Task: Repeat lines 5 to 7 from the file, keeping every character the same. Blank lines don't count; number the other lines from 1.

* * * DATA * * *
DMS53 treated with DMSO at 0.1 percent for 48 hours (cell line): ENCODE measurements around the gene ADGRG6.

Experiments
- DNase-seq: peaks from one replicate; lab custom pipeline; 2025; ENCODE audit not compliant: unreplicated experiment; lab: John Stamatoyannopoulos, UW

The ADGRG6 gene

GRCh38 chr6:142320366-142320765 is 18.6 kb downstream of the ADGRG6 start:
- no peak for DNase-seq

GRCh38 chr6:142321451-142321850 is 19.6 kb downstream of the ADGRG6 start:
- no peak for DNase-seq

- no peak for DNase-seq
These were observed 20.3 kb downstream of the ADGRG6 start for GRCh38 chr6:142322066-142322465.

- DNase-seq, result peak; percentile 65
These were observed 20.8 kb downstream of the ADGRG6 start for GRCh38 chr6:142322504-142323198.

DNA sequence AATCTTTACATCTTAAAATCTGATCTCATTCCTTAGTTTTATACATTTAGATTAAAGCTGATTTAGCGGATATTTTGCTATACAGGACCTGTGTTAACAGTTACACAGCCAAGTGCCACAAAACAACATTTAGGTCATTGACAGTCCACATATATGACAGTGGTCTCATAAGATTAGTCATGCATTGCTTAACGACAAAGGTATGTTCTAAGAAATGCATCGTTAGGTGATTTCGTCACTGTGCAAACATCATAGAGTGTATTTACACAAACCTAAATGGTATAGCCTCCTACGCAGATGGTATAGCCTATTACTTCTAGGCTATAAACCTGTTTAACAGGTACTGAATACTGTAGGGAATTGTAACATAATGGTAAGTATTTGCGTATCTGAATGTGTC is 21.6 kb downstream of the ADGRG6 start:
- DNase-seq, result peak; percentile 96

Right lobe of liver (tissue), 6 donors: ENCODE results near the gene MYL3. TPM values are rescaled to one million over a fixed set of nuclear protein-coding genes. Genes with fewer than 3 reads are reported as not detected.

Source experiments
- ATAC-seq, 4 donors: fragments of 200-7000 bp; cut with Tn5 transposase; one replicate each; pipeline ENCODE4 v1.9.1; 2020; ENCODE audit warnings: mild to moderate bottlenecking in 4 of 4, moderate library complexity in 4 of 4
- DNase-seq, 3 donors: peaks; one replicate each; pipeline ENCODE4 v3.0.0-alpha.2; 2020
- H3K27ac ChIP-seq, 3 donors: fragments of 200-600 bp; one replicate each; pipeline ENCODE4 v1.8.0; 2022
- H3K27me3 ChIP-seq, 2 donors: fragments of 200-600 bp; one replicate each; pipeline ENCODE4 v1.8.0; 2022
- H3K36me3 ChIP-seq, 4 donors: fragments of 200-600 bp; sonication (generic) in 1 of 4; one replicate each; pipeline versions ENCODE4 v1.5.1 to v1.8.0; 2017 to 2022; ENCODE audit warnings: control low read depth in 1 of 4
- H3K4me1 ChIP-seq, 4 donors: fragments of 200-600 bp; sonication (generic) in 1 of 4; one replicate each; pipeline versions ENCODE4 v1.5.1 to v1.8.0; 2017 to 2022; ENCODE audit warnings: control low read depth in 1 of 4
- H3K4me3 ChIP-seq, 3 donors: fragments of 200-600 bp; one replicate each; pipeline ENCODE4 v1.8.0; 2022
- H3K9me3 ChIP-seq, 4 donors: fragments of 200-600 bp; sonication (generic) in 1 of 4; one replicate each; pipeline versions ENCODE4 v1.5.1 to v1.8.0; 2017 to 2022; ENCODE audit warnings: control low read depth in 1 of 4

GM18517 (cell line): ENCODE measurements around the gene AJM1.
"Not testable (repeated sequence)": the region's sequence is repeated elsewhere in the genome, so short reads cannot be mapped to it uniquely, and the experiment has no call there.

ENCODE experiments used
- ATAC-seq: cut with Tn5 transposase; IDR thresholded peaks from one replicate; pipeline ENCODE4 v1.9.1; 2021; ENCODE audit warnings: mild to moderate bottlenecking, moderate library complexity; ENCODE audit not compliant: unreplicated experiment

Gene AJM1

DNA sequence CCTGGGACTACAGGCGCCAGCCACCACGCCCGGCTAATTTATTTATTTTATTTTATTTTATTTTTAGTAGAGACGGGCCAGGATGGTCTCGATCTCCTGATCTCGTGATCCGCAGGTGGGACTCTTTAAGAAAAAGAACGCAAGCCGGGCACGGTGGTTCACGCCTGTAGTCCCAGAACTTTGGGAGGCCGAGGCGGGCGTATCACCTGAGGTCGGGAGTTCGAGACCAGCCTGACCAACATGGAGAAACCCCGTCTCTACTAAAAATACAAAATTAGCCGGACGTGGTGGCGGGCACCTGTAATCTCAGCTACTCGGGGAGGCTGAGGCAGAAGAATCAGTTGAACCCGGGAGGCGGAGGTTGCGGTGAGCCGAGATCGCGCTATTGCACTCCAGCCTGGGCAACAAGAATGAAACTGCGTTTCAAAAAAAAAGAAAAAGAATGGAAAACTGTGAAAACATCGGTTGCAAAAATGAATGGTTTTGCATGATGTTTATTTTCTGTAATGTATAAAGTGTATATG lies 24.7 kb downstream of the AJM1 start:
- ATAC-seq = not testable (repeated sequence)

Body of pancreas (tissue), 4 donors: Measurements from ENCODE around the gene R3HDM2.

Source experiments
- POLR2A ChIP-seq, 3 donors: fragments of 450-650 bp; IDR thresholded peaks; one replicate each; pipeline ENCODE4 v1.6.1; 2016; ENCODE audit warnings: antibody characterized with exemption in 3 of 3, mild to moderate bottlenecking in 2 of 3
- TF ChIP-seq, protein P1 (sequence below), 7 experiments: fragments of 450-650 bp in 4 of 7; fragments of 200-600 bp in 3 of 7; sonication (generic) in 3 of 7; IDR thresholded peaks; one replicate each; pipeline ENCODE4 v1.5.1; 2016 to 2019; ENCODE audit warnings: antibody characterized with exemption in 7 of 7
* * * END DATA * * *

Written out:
GRCh38 chr6:142320366-142320765 is 18.6 kb downstream of the ADGRG6 start:
- no peak for DNase-seq

GRCh38 chr6:142321451-142321850 is 19.6 kb downstream of the ADGRG6 start: